The Woman Behind the Hawker Hurricane

Hawker Hurricane Mk.XII

By Blair Stein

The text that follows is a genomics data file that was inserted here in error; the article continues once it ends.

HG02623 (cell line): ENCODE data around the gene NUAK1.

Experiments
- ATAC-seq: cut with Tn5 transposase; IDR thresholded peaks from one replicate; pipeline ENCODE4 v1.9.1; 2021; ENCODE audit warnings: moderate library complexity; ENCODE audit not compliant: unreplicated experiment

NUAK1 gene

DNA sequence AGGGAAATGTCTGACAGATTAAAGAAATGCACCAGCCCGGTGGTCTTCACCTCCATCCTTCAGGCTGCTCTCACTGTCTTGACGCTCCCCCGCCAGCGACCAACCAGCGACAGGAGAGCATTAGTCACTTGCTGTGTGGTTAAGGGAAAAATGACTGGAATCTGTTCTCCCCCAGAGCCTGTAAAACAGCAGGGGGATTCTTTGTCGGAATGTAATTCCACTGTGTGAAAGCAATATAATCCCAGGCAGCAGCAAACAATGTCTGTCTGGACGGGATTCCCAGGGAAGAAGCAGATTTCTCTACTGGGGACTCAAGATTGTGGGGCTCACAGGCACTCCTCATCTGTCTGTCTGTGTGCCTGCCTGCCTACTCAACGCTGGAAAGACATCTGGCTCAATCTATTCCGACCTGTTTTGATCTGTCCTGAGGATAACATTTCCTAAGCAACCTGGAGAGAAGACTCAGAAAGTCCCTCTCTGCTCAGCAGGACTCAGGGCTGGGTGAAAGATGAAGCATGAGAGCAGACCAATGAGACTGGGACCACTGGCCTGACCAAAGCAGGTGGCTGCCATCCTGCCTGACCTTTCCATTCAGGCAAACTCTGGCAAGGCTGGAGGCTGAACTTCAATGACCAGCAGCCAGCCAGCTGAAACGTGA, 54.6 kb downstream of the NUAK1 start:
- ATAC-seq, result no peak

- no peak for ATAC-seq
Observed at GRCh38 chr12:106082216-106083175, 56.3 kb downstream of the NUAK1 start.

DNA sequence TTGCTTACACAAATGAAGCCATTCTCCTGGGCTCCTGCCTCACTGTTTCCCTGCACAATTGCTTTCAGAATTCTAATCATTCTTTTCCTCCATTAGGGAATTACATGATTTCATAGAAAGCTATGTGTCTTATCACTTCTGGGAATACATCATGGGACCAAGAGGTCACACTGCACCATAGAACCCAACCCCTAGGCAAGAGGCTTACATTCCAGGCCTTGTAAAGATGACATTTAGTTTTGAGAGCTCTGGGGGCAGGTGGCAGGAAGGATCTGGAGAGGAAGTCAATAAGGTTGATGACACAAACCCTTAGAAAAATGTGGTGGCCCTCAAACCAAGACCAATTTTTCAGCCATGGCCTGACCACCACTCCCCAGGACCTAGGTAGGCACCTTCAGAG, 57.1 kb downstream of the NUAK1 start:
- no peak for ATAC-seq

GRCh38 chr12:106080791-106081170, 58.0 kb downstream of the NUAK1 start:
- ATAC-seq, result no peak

The Hawker ‘Hurricane’ Model XII was a single-engine fighter aircraft manufactured at Canadian Car and Foundry in Fort William (now Thunder Bay,) ON, between 1938 and 1943. Over 1,400 Hurricanes were produced at Canadian Car and Foundry. They were extremely versatile, serving from ships at sea, on the North African front, and even as a “winterized” versions with skis and de-icing equipment. This versatility stems partially from the Hurricane’s relatively simple, modular design, featuring the steel and aluminum alloy skeleton and combination of doped linen and stressed-metal covering largely typical of the immediate pre-war period. Hurricanes were subsequently widely available to Allied forces at the beginning of the war, and could easily be disassembled for transport. Canadian-manufactured Hurricanes played a decisive role in the Battle of Britain (1940) and are considered responsible for shooting down more enemy aircraft than all other defenses combined. The Chief Aeronautical Engineer at Canadian Car and Foundry was the first woman to graduate with an electrical engineering degree from a Canadian university, Elsie Gregory MacGill. At Canadian Car and Foundry, MacGill oversaw the design and testing of the Maple Leaf Trainer II, the first registered aircraft designed by a woman, and Hurricane manufacture between 1939 and 1943. The Hurricane in the Canada Aviation and Space Museum’s collection was built in 1942, near the end of MacGill’s tenure, and remained in Canada as a training aircraft until 1946. Therefore, this Hurricane, and MacGill’s career more generally, represents two major ways Canada contributed to the war in the air. First, due to its distance from the theatres of war and abundant natural resources, Canadian plants manufactured over 16,000 aircraft for various Allied forces. For these same reasons, Canada also housed 137—essentially all—of the British Commonwealth Air Training Plan (BCATP) training sites. The Hurricane, then, served as a symbol of the Canadian war effort on a number of fronts.